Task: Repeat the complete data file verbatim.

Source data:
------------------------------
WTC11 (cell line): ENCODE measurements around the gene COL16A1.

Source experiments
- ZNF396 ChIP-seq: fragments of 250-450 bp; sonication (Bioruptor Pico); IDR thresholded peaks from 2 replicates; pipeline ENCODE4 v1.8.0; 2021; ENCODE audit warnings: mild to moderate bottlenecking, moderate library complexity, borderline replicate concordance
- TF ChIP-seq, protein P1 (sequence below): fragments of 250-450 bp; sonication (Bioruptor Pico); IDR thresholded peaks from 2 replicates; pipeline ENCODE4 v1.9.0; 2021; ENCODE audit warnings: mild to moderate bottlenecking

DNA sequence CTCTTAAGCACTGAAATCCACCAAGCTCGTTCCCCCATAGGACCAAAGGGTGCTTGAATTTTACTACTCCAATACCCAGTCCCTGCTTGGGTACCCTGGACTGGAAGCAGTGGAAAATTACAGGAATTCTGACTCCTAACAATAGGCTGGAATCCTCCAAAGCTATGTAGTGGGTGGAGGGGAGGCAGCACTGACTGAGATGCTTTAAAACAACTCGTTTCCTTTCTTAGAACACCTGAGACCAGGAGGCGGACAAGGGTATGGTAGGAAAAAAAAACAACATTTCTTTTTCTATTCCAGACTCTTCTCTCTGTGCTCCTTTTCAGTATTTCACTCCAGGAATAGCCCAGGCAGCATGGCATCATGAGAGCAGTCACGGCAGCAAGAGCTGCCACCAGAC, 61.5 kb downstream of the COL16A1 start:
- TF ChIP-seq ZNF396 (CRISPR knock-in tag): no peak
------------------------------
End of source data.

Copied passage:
WTC11 (cell line): ENCODE measurements around the gene COL16A1.

Source experiments
- ZNF396 ChIP-seq: fragments of 250-450 bp; sonication (Bioruptor Pico); IDR thresholded peaks from 2 replicates; pipeline ENCODE4 v1.8.0; 2021; ENCODE audit warnings: mild to moderate bottlenecking, moderate library complexity, borderline replicate concordance
- TF ChIP-seq, protein P1 (sequence below): fragments of 250-450 bp; sonication (Bioruptor Pico); IDR thresholded peaks from 2 replicates; pipeline ENCODE4 v1.9.0; 2021; ENCODE audit warnings: mild to moderate bottlenecking

DNA sequence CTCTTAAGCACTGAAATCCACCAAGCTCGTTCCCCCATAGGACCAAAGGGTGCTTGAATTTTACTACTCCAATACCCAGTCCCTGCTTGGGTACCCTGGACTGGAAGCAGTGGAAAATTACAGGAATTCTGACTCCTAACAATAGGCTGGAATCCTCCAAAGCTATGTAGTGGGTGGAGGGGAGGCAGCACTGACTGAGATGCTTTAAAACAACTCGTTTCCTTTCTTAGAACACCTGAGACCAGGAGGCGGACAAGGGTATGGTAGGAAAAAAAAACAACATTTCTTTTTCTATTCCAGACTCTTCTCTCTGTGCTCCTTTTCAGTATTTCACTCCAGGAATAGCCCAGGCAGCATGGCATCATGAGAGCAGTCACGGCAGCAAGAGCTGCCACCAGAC, 61.5 kb downstream of the COL16A1 start:
- TF ChIP-seq ZNF396 (CRISPR knock-in tag): no peak